Happiness and life coaching

Happiness and life coaching

The following article is a review of a new book, Life Coaching, which is primarily written for those practising as coaches or those wanting to enter the field of life coaching.

At The Happiness Institute we offer positive psychology coaching for those wanting more happiness so we thought this article might help some of you understand a bit about what coaching is and how it might work.

I hope you find it helpful:

Most people don’t know there exists a nascent profession called “Life Coaching” and would be surprised to learn, according to Dave Ellis, there are more than 10,000 professionals active in the field (Other sources report even higher numbers). But this book is for life coaches themselves and for the many thousands of people interested in becoming–or actively training to become–a life coach. Such readers already know this exciting, dynamic profession offers unlimited possibilities.

Life coaching appears to have emerged mostly since the 1990s from various sources, such as Life Purpose Work, the Forum, Lifespring, Lighten Up, success seminars like those offered by formerly Boulder-based Career Track and others, together with coaching tracks from sports and fitness training. As a practical matter, it has a mostly upscale client base.

Dave Ellis is ranked a leader in the field, successful enough to act the role of philanthropist for life coaching and author of several books. In Life Coaching he has written an excellent guide for professionals, many or most of whom are transitioning from counseling to coaching or are life coaches. It’s a book that offers a great deal more than appears at first glance. What it teaches reflects a deep background in experiential adult learning and is consistent, concrete, and specific to applications.

Ellis makes a clear distinction between counseling–much more familiar–and life coaching: the latter is not about giving advice or following an agenda. Coaching is client-centered; coaches help people create the life of their dreams; coaches provide a relationship that advances and promotes what clients say they want in their lives. Ellis wants coaches who believe in and aim for transformation in the lives of clients, who believe in the inner “genius” of every client. It’s difficult to fairly evaluate these locutions, and ideas behind them, out of context, because the language sounds like hype when reported. Ellis keeps it real even though what he is describing is possibility-thinking, somewhat mysterious to those not involved with life coaching.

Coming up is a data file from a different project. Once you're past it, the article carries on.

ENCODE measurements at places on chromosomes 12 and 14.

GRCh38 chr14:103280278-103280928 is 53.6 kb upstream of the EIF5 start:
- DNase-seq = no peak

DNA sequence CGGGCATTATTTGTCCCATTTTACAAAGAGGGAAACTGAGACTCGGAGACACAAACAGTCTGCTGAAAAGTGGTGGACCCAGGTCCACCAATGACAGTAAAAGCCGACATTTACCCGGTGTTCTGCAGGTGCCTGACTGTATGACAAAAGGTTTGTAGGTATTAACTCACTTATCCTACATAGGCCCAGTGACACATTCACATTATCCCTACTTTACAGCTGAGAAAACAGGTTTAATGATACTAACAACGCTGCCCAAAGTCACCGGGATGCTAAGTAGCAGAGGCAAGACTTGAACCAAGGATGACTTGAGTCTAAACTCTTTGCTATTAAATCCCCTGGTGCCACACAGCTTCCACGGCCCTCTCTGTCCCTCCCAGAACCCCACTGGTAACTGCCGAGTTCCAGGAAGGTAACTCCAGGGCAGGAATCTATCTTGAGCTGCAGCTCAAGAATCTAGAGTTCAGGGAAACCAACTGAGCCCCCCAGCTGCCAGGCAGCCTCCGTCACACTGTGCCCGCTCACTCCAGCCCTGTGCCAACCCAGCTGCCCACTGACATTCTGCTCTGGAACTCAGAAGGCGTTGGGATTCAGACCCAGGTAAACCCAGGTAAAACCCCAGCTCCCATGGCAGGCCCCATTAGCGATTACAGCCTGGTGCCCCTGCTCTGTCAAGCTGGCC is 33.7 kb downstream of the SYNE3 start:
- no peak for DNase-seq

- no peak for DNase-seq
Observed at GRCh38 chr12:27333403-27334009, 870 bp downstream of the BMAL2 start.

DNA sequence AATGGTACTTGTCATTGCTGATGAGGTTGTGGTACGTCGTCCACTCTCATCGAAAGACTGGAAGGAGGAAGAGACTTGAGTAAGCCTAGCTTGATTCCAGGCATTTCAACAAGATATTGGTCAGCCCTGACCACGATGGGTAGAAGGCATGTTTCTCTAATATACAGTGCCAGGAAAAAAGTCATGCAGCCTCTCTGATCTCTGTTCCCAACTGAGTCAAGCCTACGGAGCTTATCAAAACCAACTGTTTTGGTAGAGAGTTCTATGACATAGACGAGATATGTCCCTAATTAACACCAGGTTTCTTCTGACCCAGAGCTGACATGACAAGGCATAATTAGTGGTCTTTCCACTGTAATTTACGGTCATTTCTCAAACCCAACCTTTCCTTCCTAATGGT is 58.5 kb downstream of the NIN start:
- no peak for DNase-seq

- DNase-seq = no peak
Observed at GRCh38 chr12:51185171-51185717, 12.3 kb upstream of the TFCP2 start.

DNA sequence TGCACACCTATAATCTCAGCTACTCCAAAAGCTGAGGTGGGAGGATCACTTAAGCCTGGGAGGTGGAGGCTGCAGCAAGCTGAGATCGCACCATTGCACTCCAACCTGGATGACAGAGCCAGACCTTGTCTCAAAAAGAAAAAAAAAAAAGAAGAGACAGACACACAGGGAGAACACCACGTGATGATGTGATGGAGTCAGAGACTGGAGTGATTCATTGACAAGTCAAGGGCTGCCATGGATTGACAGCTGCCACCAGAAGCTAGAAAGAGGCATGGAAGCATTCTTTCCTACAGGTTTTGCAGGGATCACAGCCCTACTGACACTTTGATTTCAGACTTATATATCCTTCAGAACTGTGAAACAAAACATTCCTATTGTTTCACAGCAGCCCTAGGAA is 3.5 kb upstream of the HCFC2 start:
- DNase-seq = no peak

In a way, the book is a surprise of comprehensive coverage, because its simple style lulls a reader into an initial under-estimation of its content. By the time one reaches, say, page 134 ‘solving Problems” the materials begin to overwhelm, providing one creative, specific technique after another for life coaching with clients–as if it’s all too much. Well, it isn’t, of course. It’s just that this manual is really meant to be read and then used as a reference and guide to selecting some needed technique, yielding its value over many different readings and times as needed while coaching. A manual is meant to be replete and comprehensive; this one is.

It follows that this book is useful in two ways: First, one should read it straight through to grasp its content with no attempt to retain or apply what it describes. Make annotations. Perhaps evaluation begins after this reading.

The second use: the book should be intellectually ripped for its many techniques, or at least those of most interest to each reader. There is much to choose from: powers and possibilities in coaching, coaching mechanics, how to listen, how to work with clients, enhancing skills, evaluations, using questions creatively, marketing a coaching practice, and much, much more.

Anyone serious about moving from client counseling to life coaching would benefit greatly from making a curriculum of Ellis’ work–even typing out techniques, exercises, approaches, creative methods based on Ellis’ paragraphs.

Now, a few words of caution: Some of what Ellis describes is so creative, these things may well belong mostly to his character and his personality. A reader has to be the judge of what to use and what to overlook.

Also, Life Coaching presumes a high level of the reader’s own experience and background in inter-personal counseling, group or coaching work. This reviewer can see many indications of Ellis’ own non-traditional (non-academic) experiential learning, but not many younger or newer readers will perceive the depth of Ellis’ roots. So, this book is not best for green counselors and would-be coaches right out of classrooms. Life coaching, after all, is meant for professionals with life experience as well as work experience. That’s the point of the subtitle: “A manual for helping professionals.”

êÑ_ã_ê_Ô© 2007 David M. Wolf